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This is the second post in a series – Two Masses.  The first covered parish Mass at Walsingham.

I’ve also recently been to Mass with the Ordinariate of Our Lady of Walsingham, the part of the Catholic Church which is formed of those who have entered the Church from the Church of England.   This was at one of the Ordinariate’s local groups; as a former Anglican myself, I’ve been interested in the development of the Ordinariate, but until now I’d not seen them at work, as it were.

Coat of Arms of the Personal Ordinariate of Ou...

Media coverage of the Ordinariate has been frankly a bit bemused – but then one shouldn’t expect a largely sectarian media to have much of a clue about these things, unless there’s a hint of controversy.   The trend of reporting has focussed on what those in the Ordinariate have rejected – women priests and so on – rather than what they have embraced.  They have been painted as reactionaries, conservatives with outdated views, old people unable to change.

Yet from the experience of meeting members of the Ordinariate, this is very different from the reality.

Mass was celebrated in a Catholic church; not the most inspiring of buildings, but it serves.  The rite was Catholic – in fact exactly the same as that celebrated in our own Catholic parish; the Ordinariate is working with Rome on a liturgy which will incorporate more Anglican elements.   The congregation numbered around 50; probably a third of the numbers we would have seen at our own parish Mass.   The age range was wide, from babes in arms to the elderly, with a representation of all ages expect perhaps late teenagers (but then we don’t see many of them in our own parish either!).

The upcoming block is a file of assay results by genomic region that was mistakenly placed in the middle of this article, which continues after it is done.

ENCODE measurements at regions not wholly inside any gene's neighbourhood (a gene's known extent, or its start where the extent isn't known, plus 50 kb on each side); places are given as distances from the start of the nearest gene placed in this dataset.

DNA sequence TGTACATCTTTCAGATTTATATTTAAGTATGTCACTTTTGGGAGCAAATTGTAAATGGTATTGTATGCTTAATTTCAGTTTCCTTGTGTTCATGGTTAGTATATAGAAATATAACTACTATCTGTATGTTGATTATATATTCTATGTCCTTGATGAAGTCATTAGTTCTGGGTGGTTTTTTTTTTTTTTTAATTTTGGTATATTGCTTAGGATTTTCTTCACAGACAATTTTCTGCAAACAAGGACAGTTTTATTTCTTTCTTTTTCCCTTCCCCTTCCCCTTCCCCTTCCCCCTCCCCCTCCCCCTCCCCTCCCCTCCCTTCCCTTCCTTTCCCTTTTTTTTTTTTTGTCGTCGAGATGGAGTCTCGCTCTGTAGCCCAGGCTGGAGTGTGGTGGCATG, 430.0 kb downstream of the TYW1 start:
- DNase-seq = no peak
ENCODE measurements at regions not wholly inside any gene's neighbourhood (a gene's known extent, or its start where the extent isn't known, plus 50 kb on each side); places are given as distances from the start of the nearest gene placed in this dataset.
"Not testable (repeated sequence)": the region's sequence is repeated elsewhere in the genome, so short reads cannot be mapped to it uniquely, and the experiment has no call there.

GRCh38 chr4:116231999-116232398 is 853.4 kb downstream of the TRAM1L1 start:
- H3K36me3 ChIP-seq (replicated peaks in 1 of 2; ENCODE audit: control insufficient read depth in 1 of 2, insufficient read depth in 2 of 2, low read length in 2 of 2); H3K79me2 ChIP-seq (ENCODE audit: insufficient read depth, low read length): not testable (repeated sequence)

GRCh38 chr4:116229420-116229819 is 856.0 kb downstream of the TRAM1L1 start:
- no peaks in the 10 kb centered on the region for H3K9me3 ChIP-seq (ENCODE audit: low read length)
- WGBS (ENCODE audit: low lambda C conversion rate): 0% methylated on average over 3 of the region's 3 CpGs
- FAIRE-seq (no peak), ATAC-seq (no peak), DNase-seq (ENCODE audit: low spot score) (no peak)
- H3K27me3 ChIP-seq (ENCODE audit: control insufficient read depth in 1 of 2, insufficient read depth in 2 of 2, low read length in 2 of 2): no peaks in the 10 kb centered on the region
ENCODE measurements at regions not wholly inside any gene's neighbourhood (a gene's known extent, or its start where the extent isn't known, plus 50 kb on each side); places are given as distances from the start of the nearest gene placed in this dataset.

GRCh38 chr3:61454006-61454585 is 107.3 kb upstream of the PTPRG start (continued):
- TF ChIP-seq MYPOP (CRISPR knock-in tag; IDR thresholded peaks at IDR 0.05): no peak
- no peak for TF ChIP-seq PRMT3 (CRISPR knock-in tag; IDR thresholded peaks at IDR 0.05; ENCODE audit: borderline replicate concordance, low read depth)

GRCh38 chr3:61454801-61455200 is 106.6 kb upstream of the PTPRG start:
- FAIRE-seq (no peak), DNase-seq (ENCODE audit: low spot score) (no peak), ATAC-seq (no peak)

The liturgy was celebrated lovingly and carefully.  one could tell that language matters here; that people care about what they are saying.   The changes to the English translation of the Roman Missal which took effect nine months ago are still far from embedded in Catholic parishes, where one will often hear the laity (and sometimes the clergy) stumbling and slipping back to old words; here there is no such confusion, no mumbling.  The scriptures are read and the prayers prayed; and the hymns are sung.  Oh, are the hymns sung.  The 50-odd people here had more volume (and more expression) than the 150 in our own parish, by a considerable margin.

The homily was effective, and kept to a good length; communion was prayerful and orderly.   The Regina Coeli was sung after Mass (it being then noon); again, accurately, clearly, and at a good volume.

And afterwards, a friendly, joyful gathering, with food and drink.   I don’t know whether this is usual, or whether this was special because the Ordinary was visiting, but it certainly added to the sense of a very real community.

If this is the way the Ordinariate can be expected to continue, then it can indeed be the sort of influence the Catholic Church in England needs.  For the Catholic Church in England still retains a sense of otherness, of discomfort in its surroundings; a sense sometimes that it still has no right to be here.  It still half-expects its priests to be Irish, its buildings to be Italianate, its essence to be foreign.   Of course, in a sense, it is foreign; we are citizens of another country as well as this one, subjects of the King whose claims are not territorial as much as of a Queen whose realm England is.  If the Ordinariate can bring with it the simple sense of belonging, of Englishness, of the naturalness of being both British and Catholic, then it will do our Church a great service.

There is a connection between this Mass and the one at Walsingham, and not simply by way of the name of the Ordinariate.  I will return to that in another post, soon.